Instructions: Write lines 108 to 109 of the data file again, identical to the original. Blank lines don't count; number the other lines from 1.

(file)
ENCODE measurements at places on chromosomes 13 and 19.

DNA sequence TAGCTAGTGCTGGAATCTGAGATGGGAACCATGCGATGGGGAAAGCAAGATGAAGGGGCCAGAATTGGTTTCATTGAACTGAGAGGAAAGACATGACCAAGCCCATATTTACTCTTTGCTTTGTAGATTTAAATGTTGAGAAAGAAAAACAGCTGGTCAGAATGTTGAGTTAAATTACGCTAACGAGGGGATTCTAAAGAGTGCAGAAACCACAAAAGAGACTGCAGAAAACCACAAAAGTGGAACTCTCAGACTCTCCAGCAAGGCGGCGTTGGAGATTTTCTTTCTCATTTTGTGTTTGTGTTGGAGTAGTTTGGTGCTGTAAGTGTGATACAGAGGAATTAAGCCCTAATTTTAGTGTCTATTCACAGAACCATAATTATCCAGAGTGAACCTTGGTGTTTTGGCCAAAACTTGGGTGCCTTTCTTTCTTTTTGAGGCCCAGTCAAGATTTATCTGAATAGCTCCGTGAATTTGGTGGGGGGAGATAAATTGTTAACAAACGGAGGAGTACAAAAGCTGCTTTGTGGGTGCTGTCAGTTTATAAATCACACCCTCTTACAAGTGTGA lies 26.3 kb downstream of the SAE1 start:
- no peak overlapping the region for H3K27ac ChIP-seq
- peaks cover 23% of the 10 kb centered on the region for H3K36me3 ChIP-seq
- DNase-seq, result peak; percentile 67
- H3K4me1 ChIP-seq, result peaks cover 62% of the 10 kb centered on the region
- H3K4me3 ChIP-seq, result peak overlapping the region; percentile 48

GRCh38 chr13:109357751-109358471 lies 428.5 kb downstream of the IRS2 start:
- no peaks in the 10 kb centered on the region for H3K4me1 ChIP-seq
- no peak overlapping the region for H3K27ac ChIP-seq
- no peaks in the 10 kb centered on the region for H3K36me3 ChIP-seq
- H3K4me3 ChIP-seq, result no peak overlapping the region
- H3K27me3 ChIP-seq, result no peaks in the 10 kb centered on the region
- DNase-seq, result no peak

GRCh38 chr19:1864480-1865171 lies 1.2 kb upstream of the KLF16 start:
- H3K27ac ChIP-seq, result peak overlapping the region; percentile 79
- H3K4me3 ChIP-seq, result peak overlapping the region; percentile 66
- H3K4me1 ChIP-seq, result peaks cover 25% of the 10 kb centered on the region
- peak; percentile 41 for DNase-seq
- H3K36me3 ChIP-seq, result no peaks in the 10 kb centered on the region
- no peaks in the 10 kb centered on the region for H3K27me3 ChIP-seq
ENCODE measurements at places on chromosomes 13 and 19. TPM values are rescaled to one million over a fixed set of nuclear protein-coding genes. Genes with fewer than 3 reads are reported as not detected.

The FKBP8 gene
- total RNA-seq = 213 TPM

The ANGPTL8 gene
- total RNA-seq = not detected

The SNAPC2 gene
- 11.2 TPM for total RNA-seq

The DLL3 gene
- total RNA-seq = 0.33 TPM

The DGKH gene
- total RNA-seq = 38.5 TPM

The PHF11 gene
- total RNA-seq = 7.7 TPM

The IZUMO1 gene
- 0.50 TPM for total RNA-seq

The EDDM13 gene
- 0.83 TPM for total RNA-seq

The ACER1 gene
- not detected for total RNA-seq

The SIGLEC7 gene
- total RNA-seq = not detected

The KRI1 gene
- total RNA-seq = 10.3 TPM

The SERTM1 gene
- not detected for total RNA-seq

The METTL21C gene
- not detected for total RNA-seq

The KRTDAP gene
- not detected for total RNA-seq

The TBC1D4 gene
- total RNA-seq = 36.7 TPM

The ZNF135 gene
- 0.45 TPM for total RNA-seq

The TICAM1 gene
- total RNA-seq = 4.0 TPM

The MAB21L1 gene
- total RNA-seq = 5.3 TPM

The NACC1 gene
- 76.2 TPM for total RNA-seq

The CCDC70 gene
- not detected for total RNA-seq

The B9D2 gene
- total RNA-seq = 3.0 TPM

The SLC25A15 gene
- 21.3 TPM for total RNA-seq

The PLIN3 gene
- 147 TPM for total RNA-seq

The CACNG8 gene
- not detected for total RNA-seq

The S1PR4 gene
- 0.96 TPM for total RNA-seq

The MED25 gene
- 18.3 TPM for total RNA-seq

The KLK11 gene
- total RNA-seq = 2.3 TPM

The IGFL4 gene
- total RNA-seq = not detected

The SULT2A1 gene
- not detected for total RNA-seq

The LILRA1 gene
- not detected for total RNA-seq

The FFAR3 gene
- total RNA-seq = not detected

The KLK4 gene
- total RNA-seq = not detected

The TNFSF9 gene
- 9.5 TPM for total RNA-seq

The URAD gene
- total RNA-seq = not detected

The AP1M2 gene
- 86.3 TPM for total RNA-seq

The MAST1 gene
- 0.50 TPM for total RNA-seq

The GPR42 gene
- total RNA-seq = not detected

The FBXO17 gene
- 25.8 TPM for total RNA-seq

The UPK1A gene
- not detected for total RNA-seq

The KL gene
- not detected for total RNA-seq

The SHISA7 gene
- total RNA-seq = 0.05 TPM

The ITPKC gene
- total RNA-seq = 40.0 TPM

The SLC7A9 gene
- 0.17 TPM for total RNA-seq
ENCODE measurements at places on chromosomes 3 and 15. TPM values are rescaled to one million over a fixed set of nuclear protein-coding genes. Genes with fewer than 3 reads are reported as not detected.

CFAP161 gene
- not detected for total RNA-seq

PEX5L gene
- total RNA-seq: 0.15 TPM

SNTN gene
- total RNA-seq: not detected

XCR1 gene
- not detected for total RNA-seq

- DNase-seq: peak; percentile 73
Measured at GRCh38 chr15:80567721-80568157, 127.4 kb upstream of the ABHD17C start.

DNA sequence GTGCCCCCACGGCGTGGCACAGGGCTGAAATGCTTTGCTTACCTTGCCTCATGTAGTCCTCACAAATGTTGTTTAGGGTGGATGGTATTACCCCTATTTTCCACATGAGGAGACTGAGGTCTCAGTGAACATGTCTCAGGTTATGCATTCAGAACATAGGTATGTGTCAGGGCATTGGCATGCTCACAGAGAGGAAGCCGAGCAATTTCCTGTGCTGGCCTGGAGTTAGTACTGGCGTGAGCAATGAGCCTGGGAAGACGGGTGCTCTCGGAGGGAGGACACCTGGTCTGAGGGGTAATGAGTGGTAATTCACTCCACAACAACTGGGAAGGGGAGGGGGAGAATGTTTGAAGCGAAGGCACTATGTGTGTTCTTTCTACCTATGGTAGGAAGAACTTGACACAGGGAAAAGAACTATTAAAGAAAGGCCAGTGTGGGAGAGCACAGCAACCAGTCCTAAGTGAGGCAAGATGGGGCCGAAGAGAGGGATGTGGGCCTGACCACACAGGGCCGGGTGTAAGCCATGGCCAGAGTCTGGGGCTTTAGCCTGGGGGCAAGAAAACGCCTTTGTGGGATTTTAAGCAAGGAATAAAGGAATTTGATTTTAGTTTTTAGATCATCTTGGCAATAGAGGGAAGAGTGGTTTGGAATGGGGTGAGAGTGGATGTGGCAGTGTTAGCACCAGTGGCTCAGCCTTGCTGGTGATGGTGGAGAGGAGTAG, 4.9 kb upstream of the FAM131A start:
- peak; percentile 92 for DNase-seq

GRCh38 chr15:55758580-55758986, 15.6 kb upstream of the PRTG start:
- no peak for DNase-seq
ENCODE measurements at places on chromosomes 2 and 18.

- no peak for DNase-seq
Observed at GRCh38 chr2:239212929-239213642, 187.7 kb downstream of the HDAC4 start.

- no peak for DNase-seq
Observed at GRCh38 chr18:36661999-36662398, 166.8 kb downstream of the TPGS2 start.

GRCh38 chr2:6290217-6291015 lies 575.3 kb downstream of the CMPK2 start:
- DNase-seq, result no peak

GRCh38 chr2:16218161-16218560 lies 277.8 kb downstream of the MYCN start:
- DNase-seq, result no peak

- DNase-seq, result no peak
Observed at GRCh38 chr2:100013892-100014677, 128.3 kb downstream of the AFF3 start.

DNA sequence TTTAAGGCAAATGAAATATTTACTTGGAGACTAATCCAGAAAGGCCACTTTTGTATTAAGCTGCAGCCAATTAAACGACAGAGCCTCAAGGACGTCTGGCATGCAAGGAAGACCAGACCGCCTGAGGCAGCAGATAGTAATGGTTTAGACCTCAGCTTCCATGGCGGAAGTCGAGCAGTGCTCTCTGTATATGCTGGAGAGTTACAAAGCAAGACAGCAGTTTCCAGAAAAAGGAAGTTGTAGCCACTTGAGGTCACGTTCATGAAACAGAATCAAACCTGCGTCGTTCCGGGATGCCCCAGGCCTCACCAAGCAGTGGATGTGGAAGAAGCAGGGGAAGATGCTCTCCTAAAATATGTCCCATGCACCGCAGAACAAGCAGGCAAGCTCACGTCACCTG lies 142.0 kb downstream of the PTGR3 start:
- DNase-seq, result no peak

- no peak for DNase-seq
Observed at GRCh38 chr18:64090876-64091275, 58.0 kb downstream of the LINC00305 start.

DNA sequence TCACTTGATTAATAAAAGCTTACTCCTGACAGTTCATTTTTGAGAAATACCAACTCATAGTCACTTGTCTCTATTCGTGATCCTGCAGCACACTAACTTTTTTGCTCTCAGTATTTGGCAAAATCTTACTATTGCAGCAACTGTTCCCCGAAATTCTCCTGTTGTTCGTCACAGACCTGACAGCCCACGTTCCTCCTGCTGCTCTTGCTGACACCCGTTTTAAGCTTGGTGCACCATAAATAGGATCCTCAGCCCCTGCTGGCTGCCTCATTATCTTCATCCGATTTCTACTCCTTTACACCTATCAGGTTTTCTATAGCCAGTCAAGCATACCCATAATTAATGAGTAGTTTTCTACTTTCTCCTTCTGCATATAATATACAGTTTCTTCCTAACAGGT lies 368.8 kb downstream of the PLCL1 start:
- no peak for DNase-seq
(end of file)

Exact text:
- 0.17 TPM for total RNA-seq
ENCODE measurements at places on chromosomes 3 and 15. TPM values are rescaled to one million over a fixed set of nuclear protein-coding genes. Genes with fewer than 3 reads are reported as not detected.